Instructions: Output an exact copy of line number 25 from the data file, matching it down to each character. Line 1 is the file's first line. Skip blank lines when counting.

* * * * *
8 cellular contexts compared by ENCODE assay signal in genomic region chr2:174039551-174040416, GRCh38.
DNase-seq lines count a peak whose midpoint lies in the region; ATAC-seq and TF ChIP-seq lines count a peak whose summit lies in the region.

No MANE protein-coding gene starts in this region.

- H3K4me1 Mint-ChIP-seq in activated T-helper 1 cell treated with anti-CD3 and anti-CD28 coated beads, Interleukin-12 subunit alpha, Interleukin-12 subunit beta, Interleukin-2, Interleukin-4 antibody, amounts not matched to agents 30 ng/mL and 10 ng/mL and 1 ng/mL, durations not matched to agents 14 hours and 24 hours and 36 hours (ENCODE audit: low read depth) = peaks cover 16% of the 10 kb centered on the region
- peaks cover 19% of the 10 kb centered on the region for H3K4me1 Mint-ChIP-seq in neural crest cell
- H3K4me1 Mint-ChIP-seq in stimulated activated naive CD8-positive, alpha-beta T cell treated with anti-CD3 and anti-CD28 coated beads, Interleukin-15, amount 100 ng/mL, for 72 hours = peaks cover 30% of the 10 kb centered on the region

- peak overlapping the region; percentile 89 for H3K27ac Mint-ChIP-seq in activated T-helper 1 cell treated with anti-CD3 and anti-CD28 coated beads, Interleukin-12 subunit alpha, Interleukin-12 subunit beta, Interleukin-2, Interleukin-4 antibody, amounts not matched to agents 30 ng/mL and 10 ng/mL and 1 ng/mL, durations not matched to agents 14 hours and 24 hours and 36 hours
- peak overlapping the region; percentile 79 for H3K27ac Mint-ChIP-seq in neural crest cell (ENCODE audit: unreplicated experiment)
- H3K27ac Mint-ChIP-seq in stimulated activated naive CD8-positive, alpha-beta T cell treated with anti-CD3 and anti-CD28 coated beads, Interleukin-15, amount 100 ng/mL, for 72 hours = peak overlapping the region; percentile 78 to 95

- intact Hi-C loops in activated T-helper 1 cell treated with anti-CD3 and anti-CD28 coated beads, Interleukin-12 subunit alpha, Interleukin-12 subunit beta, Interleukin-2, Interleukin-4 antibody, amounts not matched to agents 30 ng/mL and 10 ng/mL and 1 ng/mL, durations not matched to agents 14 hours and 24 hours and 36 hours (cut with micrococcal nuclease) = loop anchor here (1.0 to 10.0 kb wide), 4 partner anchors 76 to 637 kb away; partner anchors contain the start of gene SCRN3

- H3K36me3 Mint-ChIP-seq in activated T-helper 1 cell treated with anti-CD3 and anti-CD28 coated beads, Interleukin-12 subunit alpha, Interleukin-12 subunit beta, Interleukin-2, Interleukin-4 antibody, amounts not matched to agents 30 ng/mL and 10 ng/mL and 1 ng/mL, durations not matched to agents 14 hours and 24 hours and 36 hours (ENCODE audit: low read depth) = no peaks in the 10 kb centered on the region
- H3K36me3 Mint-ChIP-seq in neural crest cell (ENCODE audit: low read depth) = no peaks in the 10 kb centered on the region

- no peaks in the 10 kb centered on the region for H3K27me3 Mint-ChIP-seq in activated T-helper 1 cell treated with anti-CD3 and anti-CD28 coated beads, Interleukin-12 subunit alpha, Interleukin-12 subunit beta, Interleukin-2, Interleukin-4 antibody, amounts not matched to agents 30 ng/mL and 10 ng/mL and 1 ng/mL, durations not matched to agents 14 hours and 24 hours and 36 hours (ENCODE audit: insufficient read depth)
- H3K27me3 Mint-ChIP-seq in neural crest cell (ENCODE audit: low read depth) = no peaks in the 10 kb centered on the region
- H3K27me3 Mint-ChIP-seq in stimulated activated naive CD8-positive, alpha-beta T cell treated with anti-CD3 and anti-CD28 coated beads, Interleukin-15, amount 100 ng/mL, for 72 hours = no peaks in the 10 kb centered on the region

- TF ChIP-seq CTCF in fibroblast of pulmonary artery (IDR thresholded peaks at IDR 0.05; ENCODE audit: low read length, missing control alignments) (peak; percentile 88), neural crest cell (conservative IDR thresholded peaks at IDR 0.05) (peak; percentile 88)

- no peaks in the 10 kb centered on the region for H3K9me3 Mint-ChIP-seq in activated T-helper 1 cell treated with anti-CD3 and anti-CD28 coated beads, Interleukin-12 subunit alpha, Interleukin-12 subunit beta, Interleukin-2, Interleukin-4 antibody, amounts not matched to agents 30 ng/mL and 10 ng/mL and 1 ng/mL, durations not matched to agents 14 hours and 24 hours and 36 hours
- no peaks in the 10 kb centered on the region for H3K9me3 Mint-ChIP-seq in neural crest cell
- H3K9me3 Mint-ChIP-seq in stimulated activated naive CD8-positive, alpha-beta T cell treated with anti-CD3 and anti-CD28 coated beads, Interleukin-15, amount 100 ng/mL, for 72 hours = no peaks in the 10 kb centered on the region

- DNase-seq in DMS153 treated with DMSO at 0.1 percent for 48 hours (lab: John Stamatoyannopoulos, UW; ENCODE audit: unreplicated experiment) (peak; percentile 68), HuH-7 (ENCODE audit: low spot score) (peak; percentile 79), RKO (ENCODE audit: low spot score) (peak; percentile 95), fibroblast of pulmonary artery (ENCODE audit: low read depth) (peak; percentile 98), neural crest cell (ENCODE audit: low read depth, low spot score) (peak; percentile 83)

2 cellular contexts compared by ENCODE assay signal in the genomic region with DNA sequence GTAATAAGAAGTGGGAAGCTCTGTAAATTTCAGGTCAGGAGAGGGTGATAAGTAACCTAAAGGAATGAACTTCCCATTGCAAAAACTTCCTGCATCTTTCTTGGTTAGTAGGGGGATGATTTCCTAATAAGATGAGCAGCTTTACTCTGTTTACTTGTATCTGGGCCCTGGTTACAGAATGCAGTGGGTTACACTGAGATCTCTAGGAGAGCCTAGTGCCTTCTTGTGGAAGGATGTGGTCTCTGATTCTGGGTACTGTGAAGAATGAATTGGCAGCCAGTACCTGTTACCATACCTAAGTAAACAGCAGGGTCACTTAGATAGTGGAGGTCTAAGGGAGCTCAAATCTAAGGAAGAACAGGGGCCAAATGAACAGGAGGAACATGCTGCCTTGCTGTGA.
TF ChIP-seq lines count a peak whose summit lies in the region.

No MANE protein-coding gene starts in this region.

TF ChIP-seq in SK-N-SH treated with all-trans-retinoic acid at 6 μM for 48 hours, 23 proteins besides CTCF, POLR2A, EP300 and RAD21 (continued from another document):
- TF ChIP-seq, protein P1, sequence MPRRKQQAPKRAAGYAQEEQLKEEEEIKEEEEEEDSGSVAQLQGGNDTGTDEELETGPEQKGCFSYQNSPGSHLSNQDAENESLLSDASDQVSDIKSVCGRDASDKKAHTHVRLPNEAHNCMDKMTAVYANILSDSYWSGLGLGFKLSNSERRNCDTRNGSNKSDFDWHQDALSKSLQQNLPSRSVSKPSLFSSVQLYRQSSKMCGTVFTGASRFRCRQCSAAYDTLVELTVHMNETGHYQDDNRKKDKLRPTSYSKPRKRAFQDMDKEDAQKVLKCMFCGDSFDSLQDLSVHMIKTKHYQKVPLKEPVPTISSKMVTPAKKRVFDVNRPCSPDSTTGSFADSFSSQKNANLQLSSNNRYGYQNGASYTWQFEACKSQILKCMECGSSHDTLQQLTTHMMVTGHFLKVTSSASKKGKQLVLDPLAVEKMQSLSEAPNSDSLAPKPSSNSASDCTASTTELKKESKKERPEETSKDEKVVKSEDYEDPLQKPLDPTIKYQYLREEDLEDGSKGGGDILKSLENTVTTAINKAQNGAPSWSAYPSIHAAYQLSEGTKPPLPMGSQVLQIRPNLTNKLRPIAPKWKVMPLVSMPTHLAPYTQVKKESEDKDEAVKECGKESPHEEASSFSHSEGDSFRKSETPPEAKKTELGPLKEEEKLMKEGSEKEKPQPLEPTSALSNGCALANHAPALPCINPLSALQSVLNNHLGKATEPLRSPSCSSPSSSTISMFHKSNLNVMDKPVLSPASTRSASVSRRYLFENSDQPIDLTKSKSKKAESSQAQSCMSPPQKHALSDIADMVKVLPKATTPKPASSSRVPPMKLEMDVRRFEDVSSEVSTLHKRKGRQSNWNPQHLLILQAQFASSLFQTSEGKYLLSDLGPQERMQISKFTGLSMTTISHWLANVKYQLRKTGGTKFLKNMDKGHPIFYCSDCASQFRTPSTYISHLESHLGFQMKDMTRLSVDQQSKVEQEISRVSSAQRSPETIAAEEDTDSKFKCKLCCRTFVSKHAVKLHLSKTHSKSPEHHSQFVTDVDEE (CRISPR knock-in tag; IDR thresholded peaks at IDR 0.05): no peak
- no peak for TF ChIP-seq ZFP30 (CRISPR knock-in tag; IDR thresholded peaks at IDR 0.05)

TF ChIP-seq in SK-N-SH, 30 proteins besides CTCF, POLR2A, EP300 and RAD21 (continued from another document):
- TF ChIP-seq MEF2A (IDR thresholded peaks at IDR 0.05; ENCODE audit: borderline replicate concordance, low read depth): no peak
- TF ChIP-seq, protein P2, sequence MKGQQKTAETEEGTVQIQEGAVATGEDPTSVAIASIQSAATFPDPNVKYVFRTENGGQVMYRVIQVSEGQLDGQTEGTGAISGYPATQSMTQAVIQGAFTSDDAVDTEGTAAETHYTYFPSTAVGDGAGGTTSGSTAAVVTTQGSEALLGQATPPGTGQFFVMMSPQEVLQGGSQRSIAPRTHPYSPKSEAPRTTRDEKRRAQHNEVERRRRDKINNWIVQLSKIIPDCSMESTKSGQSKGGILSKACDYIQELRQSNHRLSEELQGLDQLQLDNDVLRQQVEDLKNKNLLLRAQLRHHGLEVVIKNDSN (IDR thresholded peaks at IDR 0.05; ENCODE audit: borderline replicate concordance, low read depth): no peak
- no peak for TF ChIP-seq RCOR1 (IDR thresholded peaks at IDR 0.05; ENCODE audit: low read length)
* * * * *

- TF ChIP-seq, protein P1, sequence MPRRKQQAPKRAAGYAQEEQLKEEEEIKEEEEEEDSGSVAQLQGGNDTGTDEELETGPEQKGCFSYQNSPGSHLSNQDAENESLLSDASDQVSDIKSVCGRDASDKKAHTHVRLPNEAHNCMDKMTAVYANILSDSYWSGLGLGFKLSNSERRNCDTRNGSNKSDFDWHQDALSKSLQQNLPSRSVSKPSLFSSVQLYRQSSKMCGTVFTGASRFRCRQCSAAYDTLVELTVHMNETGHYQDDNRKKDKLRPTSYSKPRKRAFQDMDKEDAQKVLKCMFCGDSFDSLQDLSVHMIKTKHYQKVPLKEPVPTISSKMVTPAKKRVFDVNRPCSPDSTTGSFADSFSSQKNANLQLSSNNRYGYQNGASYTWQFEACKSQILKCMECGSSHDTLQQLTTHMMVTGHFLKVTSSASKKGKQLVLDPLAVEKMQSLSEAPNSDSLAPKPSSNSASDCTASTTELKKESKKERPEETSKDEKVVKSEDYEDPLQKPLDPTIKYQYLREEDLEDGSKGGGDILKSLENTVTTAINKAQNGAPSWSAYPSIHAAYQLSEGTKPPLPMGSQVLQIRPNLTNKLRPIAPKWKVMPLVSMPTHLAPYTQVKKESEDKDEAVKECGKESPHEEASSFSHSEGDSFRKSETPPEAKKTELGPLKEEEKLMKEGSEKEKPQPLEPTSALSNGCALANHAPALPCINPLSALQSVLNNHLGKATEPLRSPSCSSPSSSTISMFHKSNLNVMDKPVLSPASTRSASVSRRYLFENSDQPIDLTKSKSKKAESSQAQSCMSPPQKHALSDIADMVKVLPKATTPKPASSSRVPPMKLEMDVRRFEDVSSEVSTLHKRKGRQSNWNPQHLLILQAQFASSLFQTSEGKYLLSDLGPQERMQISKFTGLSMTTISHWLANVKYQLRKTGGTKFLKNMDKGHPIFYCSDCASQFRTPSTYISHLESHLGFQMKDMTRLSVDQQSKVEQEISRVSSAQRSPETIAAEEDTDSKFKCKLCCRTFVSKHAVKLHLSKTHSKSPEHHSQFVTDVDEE (CRISPR knock-in tag; IDR thresholded peaks at IDR 0.05): no peak